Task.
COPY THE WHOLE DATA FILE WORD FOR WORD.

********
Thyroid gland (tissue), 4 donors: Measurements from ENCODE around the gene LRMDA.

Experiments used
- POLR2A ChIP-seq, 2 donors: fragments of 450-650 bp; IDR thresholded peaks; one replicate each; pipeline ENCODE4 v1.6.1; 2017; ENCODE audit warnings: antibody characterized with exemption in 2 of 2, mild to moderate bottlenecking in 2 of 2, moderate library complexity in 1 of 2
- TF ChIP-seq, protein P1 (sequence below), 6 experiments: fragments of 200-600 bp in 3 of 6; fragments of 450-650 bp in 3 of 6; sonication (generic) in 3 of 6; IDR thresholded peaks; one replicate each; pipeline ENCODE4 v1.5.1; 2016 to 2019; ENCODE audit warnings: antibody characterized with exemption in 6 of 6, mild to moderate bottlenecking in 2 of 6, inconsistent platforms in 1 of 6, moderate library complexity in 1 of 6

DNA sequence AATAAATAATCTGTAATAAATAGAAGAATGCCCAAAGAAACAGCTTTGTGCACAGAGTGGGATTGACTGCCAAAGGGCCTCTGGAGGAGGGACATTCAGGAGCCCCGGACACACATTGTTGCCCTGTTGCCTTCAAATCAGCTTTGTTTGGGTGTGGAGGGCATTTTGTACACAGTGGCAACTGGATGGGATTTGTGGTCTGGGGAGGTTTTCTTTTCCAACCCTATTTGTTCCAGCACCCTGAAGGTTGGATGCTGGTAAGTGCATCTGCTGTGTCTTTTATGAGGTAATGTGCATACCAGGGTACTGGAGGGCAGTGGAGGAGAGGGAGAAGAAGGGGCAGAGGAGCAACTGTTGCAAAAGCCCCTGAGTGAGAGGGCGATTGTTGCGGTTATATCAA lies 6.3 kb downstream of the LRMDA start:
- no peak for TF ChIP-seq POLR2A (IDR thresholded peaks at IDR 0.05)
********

Thyroid gland (tissue), 4 donors: Measurements from ENCODE around the gene LRMDA.

Experiments used
- POLR2A ChIP-seq, 2 donors: fragments of 450-650 bp; IDR thresholded peaks; one replicate each; pipeline ENCODE4 v1.6.1; 2017; ENCODE audit warnings: antibody characterized with exemption in 2 of 2, mild to moderate bottlenecking in 2 of 2, moderate library complexity in 1 of 2
- TF ChIP-seq, protein P1 (sequence below), 6 experiments: fragments of 200-600 bp in 3 of 6; fragments of 450-650 bp in 3 of 6; sonication (generic) in 3 of 6; IDR thresholded peaks; one replicate each; pipeline ENCODE4 v1.5.1; 2016 to 2019; ENCODE audit warnings: antibody characterized with exemption in 6 of 6, mild to moderate bottlenecking in 2 of 6, inconsistent platforms in 1 of 6, moderate library complexity in 1 of 6

DNA sequence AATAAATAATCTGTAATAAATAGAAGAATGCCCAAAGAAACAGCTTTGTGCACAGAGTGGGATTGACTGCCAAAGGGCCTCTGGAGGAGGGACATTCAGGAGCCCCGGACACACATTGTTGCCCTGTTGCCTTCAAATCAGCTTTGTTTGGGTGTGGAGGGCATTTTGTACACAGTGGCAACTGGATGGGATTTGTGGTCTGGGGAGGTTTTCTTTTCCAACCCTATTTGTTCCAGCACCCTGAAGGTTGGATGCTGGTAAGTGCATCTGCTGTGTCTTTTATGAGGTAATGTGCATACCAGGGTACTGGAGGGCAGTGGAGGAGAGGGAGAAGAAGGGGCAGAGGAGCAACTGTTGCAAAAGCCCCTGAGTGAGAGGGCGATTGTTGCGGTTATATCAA lies 6.3 kb downstream of the LRMDA start:
- no peak for TF ChIP-seq POLR2A (IDR thresholded peaks at IDR 0.05)